Chris Turner is a bestselling author and one of Canada’s leading writers and speakers on sustainability and the global cleantech industry. He has won multiple National Magazine Awards, including the 2001 President’s Medal for General Excellence, the highest honour in Canadian magazine writing.

Fred Wah is professor emeritus at the University of Calgary, and in June 2013, he was made an officer of the Order of Canada for his contributions to national literary culture. Fred has received major awards for his poetry, short fiction, and criticism. He is currently on the faculty for In(ter)ventions: Literary Practice at the Edge, a program at the Banff Centre for the Arts.

Rob Williams is a marine conservation biologist and co-founder of Oceans Initiative. He serves on the editorial boards of Frontiers in Ecology and the Environment, Journal of Zoology, and Animal Conservation and has been a member of the scientific committee of the International Whaling Commission since 2000. Currently, Rob is a Marie Curie Fellow at the University of St Andrews, Scotland.

Chris Wood is the author of Down the Drain: How We Are Failing to Protect Our Water Resources (co-written by Ralph Pentland). His previous book, Dry Spring: The Coming Water Crisis of North America, was nominated for the Shaughnessy Cohen Prize for Political Writing. His work has appeared in the Toronto Star, the Globe and Mail, the Los Angeles Times, Pacific Standard, Maclean’s, and The Walrus. Chris is the coordinating editor for the Tyee Solutions Society, a non-profit Vancouver-based centre for creating catalytic journalism in the public interest. Most recently, he authored the free Walrus Ebook Back to the Mack, about resource development at the Mackenzie River.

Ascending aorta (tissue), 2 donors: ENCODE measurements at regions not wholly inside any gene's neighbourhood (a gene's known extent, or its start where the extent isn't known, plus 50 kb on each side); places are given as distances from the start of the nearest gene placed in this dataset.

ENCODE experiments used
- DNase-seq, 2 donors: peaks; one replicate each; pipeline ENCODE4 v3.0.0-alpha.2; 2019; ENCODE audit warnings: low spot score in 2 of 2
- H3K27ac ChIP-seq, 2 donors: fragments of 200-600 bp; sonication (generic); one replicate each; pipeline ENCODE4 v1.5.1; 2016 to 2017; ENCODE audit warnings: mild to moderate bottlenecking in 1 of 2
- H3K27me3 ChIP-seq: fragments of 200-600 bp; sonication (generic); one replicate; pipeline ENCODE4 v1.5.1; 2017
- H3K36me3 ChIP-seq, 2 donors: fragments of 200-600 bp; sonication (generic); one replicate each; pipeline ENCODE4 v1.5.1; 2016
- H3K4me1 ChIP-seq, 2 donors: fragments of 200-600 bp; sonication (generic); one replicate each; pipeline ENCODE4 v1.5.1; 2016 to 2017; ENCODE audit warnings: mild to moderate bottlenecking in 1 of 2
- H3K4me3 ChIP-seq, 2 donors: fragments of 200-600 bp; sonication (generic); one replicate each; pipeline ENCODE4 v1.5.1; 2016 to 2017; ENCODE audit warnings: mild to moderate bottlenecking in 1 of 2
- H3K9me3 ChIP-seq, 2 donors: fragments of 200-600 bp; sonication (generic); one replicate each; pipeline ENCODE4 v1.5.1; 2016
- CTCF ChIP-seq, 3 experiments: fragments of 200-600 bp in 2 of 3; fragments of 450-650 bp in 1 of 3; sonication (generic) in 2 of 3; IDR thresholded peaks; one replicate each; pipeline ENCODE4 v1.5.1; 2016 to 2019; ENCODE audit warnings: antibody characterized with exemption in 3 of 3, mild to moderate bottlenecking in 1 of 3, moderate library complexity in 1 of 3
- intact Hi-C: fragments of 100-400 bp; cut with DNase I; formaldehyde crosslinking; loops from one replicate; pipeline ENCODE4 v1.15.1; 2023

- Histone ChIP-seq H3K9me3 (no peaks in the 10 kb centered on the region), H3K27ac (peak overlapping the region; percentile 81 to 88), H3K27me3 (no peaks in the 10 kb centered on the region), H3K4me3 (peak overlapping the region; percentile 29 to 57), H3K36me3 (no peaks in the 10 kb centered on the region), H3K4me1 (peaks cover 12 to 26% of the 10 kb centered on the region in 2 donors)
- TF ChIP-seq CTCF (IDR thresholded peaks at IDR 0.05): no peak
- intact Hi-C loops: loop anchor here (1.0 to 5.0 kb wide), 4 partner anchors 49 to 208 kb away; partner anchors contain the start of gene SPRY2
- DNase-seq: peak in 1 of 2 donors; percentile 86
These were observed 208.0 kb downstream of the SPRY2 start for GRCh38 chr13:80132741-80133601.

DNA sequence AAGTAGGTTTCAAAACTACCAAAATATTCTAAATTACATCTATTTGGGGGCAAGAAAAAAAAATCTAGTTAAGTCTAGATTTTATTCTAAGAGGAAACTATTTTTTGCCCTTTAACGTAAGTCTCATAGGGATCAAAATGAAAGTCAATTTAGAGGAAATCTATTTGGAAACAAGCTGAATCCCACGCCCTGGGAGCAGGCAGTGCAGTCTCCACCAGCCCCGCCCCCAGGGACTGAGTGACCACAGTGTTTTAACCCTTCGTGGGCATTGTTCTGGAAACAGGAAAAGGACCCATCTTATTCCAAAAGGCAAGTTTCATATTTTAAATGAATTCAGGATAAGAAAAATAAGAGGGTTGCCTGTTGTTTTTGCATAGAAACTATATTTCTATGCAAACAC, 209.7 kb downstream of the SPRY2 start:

Marq de Villiers is the author of fourteen books on exploration, history, politics, and travel, including Water: The Fate of Our Most Precious Resource, which won the Governor General’s Award for Non-Fiction. He and his wife, Sheila Hirtle, wrote Into Africa: A Journey through the Ancient Empires, Sahara: A Natural History, and A Dune Adrift: The Strange Origins and Curious History of Sable Island. Formerly a nationally renowned journalist and executive with the Key Magazine group, Marq now writes books from his home, in Port Medway, Nova Scotia.

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The Walrus Talks is a national series of events produced by the charitable, non-profit Walrus Foundation as part of an educational mandate to provide forums for conversation on matters vital to Canadians. The Walrus Foundation produces The Walrus magazine, the most awarded publication in Canada, as well as producing content at, on Walrus TV, and on stages from coast to coast to coast.

The Walrus Talks format features eight speakers for seven minutes each on various themes relating to a single topic. Each event offers lively, thoughtful, inspiring, riveting, smart, new thinking from scientists, writers, performers, scholars, and leaders of business and the arts. Each Talks event is followed by a spirited reception with attendees and participants.

The Walrus Talks delivers fresh ideas and new ways of looking at big issues. The Walrus has no “wings.” Our speakers are chosen to reflect a range of experiences and viewpoints, but they all have one thing in common: the desire for real conversation about issues that affect the future of Canada. Our goal is for audience members to think “I never thought about it that way” when the Talks are over.

Dates, details, and ticket information are available at